• Thanks for all of your input Scott, I think all women – young and old are susceptible to this type of senseless body-shaming. Even free-thinking, confident young women want something other than what they have to some degree which is probably part of human nature — but I suppose being able to distinguish insecurities apart from what is an absolute necessity.

              Is it necessary for me to have bigger breasts? No. Do I need to prove my worth to someone by wearing less clothing or provoking male attention through attitude, looks and more? no.

              That type of thing.

              Reply
              • The media like to keep us insecure. What has worked on women (insecurity peddling) for so many years has also been deployed onto men recently. I see so many guys at the gym who look misshapen from muscling up. They do not look like they have muscled up from working hard at their job, it is purely buff for buff’s sake. Not that guys have it worse than girls, it’s just something I have noticed. One of the biggest problems we face is that guys do not know how to handle the anxiety of being around women very well. The media feed on this state of flux. The opportunity for psychological and moral progress has been missed recently, as the media and entertainment industries keep us believing that beauty is merely skin deep. When deep connections occur between a man and a woman (like my wife and I, 19 years together), we become lousy consumers. We enjoy each other’s company, we rely on each other, we help each other, we share resources and we trust each other. We do not need to spend money on being peacocks 24/7. Like the Talking Heads’ song, “They’re living on nuts and berries, they’re setting a bad example.”..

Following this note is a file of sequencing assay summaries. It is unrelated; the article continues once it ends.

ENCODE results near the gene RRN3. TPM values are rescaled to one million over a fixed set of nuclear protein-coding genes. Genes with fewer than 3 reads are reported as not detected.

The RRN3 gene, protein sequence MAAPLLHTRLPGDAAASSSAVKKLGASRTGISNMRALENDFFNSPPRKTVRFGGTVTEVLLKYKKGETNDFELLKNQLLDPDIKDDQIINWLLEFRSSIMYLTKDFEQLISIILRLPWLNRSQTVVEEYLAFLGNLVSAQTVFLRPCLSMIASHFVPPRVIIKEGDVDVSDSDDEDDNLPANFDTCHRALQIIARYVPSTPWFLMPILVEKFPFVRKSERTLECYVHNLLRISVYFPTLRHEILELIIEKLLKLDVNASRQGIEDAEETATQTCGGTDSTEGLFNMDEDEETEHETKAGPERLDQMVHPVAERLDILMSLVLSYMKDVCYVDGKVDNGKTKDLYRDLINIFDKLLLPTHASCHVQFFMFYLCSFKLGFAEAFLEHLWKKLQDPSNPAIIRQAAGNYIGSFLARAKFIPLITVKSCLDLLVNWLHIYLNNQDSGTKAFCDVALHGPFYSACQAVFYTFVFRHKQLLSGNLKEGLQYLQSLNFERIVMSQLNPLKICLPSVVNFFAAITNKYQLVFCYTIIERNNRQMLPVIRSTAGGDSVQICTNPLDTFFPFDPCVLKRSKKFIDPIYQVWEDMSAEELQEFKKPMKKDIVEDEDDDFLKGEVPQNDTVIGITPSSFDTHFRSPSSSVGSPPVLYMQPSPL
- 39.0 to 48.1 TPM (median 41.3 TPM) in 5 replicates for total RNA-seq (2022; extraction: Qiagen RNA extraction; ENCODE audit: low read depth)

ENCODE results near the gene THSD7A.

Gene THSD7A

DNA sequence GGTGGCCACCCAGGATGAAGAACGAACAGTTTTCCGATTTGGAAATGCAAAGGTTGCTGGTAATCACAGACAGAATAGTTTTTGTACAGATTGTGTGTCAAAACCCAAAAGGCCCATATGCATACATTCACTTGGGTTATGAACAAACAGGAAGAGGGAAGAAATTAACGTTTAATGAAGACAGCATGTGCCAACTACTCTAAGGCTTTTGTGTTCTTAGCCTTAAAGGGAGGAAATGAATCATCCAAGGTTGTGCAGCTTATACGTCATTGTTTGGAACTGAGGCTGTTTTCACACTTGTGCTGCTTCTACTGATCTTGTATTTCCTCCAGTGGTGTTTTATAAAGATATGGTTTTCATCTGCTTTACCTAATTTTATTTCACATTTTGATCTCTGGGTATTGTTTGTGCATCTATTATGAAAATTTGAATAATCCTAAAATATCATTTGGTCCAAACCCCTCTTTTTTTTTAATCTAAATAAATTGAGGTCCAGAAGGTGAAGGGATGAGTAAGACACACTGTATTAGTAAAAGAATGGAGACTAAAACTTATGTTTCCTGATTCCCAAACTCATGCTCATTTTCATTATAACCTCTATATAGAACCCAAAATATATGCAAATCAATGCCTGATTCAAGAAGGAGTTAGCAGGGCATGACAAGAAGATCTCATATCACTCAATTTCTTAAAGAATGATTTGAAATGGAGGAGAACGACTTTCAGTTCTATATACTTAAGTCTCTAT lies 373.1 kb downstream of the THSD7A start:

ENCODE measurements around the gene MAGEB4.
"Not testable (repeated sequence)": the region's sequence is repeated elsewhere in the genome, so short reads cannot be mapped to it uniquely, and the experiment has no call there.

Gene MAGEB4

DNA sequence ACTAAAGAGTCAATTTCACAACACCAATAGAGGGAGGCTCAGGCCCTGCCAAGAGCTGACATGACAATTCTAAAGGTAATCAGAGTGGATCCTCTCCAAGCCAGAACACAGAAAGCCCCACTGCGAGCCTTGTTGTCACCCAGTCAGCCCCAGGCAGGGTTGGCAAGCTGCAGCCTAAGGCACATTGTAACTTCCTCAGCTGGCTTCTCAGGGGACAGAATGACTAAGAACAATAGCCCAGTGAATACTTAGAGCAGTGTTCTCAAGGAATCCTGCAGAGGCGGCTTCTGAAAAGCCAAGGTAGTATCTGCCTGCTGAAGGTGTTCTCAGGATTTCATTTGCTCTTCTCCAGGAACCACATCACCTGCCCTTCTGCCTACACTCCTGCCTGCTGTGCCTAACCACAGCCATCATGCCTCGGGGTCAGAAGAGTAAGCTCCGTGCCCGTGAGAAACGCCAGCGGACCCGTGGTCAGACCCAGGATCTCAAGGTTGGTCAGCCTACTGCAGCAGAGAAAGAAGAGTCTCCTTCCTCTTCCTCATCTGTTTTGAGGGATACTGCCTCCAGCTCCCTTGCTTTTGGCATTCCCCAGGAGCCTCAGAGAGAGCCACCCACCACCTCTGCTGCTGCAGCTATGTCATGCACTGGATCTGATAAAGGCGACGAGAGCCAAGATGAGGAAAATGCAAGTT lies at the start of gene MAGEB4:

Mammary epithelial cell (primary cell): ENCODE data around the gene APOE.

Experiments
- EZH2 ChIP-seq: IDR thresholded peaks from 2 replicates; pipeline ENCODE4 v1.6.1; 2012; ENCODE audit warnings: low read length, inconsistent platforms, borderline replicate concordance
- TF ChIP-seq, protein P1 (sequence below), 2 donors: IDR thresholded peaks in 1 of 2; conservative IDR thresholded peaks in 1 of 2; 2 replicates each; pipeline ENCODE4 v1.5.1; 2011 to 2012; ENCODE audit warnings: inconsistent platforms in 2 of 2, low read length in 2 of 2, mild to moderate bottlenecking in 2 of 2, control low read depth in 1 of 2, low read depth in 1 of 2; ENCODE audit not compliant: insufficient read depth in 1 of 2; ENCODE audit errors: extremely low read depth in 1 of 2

Reply

Leave a Reply

Fill in your details below or click an icon to log in:

WordPress.com Logo

You are commenting using your WordPress.com account. Log Out / Change )

Twitter picture

You are commenting using your Twitter account. Log Out / Change )

Facebook photo

You are commenting using your Facebook account. Log Out / Change )

Google+ photo

You are commenting using your Google+ account. Log Out / Change )

Connecting to %s

%d bloggers like this: